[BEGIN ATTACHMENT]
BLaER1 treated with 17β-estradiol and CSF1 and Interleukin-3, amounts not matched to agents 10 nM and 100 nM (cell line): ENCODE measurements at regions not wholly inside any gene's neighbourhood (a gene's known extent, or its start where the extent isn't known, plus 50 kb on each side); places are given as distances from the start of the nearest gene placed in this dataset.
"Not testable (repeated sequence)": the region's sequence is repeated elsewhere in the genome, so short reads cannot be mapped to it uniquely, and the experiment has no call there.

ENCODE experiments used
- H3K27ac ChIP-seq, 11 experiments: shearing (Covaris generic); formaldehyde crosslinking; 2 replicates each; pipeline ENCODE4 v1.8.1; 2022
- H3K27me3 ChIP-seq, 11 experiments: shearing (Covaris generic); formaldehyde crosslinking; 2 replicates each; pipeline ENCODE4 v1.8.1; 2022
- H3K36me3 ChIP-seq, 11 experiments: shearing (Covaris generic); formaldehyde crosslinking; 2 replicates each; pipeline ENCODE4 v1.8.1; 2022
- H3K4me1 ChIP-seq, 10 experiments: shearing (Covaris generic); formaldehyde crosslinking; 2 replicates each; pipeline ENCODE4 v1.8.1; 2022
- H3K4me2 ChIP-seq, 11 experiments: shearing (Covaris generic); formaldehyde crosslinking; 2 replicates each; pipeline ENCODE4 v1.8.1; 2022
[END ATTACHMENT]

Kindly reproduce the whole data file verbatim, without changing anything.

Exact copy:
BLaER1 treated with 17β-estradiol and CSF1 and Interleukin-3, amounts not matched to agents 10 nM and 100 nM (cell line): ENCODE measurements at regions not wholly inside any gene's neighbourhood (a gene's known extent, or its start where the extent isn't known, plus 50 kb on each side); places are given as distances from the start of the nearest gene placed in this dataset.
"Not testable (repeated sequence)": the region's sequence is repeated elsewhere in the genome, so short reads cannot be mapped to it uniquely, and the experiment has no call there.

ENCODE experiments used
- H3K27ac ChIP-seq, 11 experiments: shearing (Covaris generic); formaldehyde crosslinking; 2 replicates each; pipeline ENCODE4 v1.8.1; 2022
- H3K27me3 ChIP-seq, 11 experiments: shearing (Covaris generic); formaldehyde crosslinking; 2 replicates each; pipeline ENCODE4 v1.8.1; 2022
- H3K36me3 ChIP-seq, 11 experiments: shearing (Covaris generic); formaldehyde crosslinking; 2 replicates each; pipeline ENCODE4 v1.8.1; 2022
- H3K4me1 ChIP-seq, 10 experiments: shearing (Covaris generic); formaldehyde crosslinking; 2 replicates each; pipeline ENCODE4 v1.8.1; 2022
- H3K4me2 ChIP-seq, 11 experiments: shearing (Covaris generic); formaldehyde crosslinking; 2 replicates each; pipeline ENCODE4 v1.8.1; 2022